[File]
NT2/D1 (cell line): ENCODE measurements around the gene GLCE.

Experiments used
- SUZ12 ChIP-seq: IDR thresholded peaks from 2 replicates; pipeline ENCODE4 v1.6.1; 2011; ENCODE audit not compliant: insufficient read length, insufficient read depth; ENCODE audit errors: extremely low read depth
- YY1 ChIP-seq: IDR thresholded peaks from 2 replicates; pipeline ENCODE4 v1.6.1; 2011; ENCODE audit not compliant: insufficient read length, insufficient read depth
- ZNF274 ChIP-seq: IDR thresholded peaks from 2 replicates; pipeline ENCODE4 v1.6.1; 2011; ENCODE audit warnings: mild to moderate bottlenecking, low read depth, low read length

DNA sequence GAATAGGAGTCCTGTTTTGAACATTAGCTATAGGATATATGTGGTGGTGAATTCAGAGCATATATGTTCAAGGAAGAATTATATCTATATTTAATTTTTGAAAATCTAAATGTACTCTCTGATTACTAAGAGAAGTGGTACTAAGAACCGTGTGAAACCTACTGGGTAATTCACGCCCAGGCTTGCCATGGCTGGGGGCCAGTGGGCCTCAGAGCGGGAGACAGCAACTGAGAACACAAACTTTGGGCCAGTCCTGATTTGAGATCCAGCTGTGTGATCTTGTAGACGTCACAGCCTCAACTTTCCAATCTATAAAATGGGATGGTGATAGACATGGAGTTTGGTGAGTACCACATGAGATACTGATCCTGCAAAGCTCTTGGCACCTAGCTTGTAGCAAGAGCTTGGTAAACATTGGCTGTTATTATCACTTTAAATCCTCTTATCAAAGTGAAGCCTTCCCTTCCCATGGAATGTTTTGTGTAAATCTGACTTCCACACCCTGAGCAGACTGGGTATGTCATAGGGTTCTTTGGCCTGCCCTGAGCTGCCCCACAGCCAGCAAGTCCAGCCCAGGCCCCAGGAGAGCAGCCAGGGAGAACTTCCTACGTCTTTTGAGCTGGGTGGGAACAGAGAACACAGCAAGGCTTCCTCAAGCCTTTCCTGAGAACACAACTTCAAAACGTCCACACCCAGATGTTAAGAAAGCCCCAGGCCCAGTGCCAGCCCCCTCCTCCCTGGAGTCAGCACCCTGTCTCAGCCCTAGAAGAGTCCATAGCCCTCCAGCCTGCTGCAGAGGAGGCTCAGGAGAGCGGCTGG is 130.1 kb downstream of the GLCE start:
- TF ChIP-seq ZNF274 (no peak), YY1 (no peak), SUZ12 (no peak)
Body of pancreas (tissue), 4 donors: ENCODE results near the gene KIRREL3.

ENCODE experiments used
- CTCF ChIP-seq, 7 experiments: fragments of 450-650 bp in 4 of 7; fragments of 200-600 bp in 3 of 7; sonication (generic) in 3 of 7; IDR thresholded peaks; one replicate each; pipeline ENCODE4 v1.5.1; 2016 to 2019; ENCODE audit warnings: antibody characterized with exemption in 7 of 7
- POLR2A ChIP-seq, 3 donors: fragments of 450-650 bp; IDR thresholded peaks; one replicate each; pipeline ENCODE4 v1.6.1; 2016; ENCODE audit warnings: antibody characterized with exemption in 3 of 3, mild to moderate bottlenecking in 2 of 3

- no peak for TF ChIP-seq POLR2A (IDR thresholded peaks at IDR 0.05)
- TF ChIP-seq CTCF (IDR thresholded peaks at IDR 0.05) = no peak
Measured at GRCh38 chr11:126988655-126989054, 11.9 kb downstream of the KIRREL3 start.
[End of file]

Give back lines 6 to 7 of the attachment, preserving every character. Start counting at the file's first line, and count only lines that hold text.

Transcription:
DNA sequence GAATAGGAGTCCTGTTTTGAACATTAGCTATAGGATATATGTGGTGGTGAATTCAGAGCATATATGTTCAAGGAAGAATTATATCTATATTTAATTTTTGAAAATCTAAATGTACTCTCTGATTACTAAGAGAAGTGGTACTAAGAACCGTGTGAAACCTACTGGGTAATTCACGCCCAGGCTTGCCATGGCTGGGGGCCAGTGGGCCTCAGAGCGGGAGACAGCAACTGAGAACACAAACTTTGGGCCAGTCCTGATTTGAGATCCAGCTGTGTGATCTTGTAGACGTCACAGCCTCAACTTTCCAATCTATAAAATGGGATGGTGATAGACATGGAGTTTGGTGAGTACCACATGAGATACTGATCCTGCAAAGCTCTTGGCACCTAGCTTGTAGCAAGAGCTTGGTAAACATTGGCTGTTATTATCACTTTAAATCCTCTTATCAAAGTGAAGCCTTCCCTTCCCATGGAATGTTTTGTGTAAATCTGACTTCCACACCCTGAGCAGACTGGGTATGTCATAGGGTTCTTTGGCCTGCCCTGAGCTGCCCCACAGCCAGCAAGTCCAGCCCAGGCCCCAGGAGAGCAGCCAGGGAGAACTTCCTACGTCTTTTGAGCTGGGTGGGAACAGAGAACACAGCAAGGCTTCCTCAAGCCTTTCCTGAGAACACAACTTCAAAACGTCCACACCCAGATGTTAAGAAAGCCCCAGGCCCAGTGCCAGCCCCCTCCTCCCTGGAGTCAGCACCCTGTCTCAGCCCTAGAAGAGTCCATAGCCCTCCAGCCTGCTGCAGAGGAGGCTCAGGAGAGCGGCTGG is 130.1 kb downstream of the GLCE start:
- TF ChIP-seq ZNF274 (no peak), YY1 (no peak), SUZ12 (no peak)